We are in an era where information technology plays a critical role in business applications, considered as an area an organization would highly invest in order to widen the opportunities available to compete the global market. “A competitive global economy will ensure obsolescence and obscurity to those who cannot or are unwilling to compete”(Client/Server Architecture,2011), according to this statement it’s necessary for organizations sustain its market position by reengineering prevailing organizational structures and business practices to achieve their business goals. In short it’s a basic need to evolve with the change of technological aspects. Therefore organizations should undergo a mechanism to retrieve and process its corporate data to make business procedures more efficient to excel or to survive in the global market. The client/server model brings out a logical perspective of distributed corporative processing where a server handles and processes all client requests. This can be also viewed as a revolutionary milestone to the data processing industry. “Client/server computing is the most effective source for the tools that empower employees with authority and responsibility.”(Client/Server Architecture,2011) “Workstation power, workgroup empowerment, preservation of existing investments, remote network management, and market-driven business are the forces creating the need for client/server computing”. (Client/Server Architecture,2011) Client/server computing has a vast progression in the computer industry leaving any area or corner untouched. Often hybrid skills are required for the development of client/server applications including database design, transaction processing, communication skills, graphical user interface design and development etc. Advanced applications require expertise of distributed objects and component infrastructures. Most commonly found client/server strategy today is PC LAN implementation optimized for the usage of group/batch. This has basically given threshold to many new distributed enterprises as it eliminates host-centric computing.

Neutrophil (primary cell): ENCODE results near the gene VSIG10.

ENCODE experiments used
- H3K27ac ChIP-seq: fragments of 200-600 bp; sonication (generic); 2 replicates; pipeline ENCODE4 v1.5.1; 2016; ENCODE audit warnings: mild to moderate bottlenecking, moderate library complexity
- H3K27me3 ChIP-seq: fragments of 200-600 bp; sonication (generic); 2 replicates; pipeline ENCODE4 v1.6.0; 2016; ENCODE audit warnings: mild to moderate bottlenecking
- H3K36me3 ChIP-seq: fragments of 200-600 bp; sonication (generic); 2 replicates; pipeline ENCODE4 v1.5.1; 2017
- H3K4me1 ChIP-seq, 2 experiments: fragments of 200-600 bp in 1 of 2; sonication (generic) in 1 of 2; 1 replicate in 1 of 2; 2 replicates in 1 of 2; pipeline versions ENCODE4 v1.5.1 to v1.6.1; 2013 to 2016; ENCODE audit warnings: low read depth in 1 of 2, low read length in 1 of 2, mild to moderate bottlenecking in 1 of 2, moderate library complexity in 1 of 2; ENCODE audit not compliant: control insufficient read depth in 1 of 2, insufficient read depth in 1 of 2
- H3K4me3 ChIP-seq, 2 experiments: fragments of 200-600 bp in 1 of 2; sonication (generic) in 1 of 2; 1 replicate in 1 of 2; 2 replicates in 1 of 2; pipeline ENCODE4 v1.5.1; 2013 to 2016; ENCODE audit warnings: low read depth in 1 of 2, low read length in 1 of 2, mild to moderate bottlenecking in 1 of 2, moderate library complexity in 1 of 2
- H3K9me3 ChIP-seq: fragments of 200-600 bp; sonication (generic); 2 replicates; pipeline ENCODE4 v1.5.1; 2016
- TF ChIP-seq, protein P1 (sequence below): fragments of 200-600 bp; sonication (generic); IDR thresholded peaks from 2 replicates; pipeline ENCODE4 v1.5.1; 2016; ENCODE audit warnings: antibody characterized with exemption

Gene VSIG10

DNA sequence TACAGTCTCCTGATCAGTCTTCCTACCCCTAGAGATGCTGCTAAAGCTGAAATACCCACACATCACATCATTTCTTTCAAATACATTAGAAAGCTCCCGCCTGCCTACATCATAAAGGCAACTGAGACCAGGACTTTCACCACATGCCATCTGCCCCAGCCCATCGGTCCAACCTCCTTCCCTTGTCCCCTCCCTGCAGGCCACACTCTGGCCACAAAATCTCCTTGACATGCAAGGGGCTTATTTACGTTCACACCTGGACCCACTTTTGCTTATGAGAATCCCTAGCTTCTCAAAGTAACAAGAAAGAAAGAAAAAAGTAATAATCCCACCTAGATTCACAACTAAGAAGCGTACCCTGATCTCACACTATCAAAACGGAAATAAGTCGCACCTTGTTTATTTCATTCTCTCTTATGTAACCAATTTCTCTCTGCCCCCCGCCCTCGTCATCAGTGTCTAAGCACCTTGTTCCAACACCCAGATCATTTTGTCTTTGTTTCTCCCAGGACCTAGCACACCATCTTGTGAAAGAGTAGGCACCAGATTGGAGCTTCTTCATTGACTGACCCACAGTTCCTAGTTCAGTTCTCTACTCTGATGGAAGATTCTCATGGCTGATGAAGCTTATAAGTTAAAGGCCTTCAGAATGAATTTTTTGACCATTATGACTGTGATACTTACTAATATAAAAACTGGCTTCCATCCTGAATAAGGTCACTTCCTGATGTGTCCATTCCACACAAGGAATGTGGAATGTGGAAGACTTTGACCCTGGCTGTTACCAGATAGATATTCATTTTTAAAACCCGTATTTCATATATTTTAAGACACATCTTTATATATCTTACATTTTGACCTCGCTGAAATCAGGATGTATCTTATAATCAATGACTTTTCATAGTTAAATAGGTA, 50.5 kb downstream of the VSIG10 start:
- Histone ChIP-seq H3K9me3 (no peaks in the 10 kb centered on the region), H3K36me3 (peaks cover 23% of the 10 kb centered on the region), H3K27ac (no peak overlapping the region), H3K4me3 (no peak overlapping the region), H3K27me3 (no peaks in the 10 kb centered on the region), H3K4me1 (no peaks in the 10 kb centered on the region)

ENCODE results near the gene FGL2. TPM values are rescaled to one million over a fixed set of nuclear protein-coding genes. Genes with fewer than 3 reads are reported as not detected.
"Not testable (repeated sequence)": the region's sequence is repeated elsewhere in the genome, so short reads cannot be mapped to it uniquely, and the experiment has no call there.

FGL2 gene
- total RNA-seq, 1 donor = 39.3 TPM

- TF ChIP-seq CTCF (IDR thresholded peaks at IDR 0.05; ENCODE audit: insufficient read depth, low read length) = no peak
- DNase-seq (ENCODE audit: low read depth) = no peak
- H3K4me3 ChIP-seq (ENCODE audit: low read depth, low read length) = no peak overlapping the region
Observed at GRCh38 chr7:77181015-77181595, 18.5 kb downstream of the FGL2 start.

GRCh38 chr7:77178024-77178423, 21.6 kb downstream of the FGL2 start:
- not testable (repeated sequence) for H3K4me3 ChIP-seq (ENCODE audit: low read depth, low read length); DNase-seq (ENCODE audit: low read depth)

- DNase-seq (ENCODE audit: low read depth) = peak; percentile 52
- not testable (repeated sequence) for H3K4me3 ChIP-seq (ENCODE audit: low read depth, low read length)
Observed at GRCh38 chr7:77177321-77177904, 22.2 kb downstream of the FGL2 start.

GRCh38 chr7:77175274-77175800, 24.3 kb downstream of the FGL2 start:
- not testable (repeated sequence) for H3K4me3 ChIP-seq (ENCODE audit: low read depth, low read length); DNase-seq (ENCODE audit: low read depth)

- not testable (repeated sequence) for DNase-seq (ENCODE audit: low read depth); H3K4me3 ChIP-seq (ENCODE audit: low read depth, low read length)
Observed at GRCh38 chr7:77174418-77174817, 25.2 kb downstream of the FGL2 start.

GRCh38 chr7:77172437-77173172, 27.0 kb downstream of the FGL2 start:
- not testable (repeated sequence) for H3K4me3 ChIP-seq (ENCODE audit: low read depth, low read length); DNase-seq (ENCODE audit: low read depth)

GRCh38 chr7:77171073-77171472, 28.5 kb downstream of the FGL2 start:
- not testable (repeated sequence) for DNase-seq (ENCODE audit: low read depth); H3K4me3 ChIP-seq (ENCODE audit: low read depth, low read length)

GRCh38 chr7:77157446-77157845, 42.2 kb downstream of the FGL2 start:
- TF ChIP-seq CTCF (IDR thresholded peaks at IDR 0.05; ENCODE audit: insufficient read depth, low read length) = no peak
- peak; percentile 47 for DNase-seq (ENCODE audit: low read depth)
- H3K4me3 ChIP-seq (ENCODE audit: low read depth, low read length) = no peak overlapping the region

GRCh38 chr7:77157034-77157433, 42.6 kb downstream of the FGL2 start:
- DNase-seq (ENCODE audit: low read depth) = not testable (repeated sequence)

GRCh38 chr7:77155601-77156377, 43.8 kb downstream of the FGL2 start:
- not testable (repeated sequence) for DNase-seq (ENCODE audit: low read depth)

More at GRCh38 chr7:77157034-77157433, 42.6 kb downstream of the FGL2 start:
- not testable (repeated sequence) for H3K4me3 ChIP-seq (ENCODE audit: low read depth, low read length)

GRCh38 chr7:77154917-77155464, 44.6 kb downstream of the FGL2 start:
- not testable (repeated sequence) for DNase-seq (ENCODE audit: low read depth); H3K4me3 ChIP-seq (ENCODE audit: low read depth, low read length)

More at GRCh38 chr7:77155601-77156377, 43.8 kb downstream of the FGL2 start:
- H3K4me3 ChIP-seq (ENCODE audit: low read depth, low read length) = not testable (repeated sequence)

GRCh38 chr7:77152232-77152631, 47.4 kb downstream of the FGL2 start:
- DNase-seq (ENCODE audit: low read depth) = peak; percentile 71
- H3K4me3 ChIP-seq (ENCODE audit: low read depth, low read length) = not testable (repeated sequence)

Characteristics of a Client-Server Architecture[4]

  • Client and server machines need different amount of hardware and software resources.
  • Client and server machines may belong to different vendors.
  • Horizzontal scalability (increase of the client machines) and vertical scalability (migration to a more powerful server or to a multiserver solution)
  • A client or server application interacts directly with a transport layer protocol to establish communication and to send or receive information.
  • The transport protocol then uses lower layer protocols to send or receive individual messages. Thus, a computer needs a complete stack of protocols to run either a client or a server.
  • A single server-class computer can offer multiple services at the same time; a separate server program is needed for each service.

Three-tier Client Server Architecture (See Figure 2.) [5]

The traditional client/server architecture involves two levels, a client level and a server level. Another common design of client/server systems uses three tiers: